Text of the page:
By BRUCE DENNILL
Josh Middleton recently released his single Caught Up, ahead of the release of new album A Mild Case of Insomnia, to be released later this year.
Middleton wrote and produced Caught Up with producer Crighton Goodwill of Good Noise Productions.
“Influence” is a loaded, often misunderstood concept. An artist may sound similar to another but have no knowledge of them, or be a super-fan of someone whose output is completely different to their own. Who or what was the artist, album, song, era or scene that initially mapped out the road to you becoming a musician?
It took me a while to find my sound, but I would say that Whitney Houston, John Legend and Sam Smith had that R&B/pop twist that inspired me to start creating music of my own.
Has that changed over the years? If so, how and why, and what are you currently exploring?
I’ve been influenced by artists such as Tove Stryke, Lady Gaga, Alicia Keys and Christina Aguilera, all of whom have left fingerprints on my songwriting. I tend to listen to artists with powerful vocals and unique songs.
Name one song you wish you’d written (or, if you’re not a writer, one you’d like to be known as the definitive interpreter of). What makes that song so important?
John Legend – Conversations In The Dark. That song hits different. It’s the feeling you get when a song means more than the lyrics on paper. It has a deeper meaning behind it that I can’t explain.
In production and arrangement terms, what are facets of your music and the music you love most by others that you feel are crucially important in terms of creating the mood you’re after or supporting the message of your song?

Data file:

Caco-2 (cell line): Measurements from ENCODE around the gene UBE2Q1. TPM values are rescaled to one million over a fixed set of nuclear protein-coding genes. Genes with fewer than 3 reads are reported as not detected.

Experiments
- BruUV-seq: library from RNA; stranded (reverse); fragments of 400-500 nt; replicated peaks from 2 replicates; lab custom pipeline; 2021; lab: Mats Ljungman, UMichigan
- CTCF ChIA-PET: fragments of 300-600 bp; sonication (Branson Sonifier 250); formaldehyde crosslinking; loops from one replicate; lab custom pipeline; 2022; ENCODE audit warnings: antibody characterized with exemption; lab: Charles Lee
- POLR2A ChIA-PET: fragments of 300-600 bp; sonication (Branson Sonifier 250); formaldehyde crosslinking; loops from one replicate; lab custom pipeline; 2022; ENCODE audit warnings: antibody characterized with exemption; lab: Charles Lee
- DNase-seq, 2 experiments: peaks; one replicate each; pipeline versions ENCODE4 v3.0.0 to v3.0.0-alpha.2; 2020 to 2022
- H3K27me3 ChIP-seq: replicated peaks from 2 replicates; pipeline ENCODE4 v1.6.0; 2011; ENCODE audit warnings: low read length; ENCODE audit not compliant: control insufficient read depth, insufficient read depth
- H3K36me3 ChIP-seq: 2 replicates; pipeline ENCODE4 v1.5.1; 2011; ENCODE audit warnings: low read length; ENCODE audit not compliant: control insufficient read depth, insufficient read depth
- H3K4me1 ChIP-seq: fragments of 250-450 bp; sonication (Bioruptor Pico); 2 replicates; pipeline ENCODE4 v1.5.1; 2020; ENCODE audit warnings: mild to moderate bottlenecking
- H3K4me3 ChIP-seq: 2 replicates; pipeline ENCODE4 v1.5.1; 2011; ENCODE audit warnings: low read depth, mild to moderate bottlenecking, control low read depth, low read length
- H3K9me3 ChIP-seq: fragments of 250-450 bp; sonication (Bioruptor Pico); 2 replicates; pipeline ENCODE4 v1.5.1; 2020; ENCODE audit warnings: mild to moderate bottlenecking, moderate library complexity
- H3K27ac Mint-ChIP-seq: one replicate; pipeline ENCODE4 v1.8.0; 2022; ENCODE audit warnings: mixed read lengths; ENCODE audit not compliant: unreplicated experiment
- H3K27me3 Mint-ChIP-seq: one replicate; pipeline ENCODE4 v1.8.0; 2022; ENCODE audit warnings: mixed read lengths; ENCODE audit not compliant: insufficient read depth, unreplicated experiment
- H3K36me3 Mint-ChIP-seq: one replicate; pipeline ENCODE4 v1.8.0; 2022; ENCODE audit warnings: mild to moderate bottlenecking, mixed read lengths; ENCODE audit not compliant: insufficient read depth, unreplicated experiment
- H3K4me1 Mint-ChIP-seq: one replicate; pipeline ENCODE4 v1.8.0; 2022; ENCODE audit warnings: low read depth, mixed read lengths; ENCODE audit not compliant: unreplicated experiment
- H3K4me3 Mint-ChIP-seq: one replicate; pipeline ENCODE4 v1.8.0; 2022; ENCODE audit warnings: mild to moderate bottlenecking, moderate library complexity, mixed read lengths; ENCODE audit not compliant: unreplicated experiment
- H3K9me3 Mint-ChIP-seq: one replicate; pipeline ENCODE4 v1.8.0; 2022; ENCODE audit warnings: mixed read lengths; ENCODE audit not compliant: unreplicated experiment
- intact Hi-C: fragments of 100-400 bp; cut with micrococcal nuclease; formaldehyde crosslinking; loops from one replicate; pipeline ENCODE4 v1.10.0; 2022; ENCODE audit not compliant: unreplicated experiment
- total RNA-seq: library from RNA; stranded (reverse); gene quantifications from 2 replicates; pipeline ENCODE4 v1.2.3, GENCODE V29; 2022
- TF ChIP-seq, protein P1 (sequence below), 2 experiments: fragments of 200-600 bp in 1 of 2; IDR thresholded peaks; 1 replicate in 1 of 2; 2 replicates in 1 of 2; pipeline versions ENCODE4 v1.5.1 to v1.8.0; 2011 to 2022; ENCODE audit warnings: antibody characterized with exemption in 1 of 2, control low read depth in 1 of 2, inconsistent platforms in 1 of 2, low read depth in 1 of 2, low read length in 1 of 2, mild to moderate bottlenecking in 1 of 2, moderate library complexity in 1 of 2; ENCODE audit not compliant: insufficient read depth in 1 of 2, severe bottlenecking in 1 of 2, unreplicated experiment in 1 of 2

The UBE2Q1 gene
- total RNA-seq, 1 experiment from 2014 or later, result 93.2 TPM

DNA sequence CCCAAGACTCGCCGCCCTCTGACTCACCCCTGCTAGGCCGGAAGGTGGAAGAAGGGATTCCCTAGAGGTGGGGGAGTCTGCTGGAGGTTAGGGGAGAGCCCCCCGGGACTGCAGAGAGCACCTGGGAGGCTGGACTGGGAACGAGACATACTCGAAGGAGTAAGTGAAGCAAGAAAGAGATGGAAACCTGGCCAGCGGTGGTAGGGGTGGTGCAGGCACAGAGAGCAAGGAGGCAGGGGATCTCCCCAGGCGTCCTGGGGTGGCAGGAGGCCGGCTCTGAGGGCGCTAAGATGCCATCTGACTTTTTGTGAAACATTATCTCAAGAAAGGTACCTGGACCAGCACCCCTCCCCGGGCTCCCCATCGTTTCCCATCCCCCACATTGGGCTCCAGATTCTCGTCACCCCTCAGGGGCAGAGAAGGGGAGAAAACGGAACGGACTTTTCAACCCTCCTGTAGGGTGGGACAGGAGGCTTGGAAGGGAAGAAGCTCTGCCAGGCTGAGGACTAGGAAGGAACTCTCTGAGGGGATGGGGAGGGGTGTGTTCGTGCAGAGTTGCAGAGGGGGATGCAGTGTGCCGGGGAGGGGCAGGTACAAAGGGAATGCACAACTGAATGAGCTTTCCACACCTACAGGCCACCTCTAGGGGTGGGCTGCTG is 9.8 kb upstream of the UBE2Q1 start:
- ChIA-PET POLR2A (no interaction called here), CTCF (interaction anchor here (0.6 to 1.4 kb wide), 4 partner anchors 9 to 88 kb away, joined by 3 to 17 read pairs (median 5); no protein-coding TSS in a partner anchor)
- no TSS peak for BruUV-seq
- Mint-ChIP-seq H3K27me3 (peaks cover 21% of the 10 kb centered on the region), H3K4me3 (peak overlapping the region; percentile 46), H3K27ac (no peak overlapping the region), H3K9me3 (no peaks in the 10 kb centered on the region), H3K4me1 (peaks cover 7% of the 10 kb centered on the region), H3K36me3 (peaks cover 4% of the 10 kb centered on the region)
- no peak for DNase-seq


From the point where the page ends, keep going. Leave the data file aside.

Simplicity. You need to be able to hear and appreciate every part of a song. Whether it be piano and strings or a thousand other extras, everything needs to be necessary and have a specific purpose. That’s something my producer and I strive to get right in each track.
Which aspects of your music do you prioritise? For you, would you rather have that your lyrics, your melodies, or your vocals or instrumental work are the are the most memorable parts of your songs?
Although everything needs to work together, I would say a song’s melody determines its success. Most of the time it’s the first thing we hear when we’re writing.
What’s your favourite piece of gear?
A grand piano – although I don’t own one yet. Perhaps once the world goes back to normal I’ll pick myself up a Steinway for at home.
What is the story behind Caught Up – the genesis of the song, the people involved, the muse behind its creation?
I went up to the studio one morning and started playing piano, and within 10 minutes the song was practically finished and I knew the story I needed to tell. I find that juggling a music career, studying business and having a social life can be really tough, especially when you’re in a relationship. Sometimes you just get caught up, whether you’re in studio or on tour, it’s hard to keep everyone happy. Sometimes you just let that relationship slip. I remember sending my producer a voice note that morning. He got a guitarist in and we put everything down that week.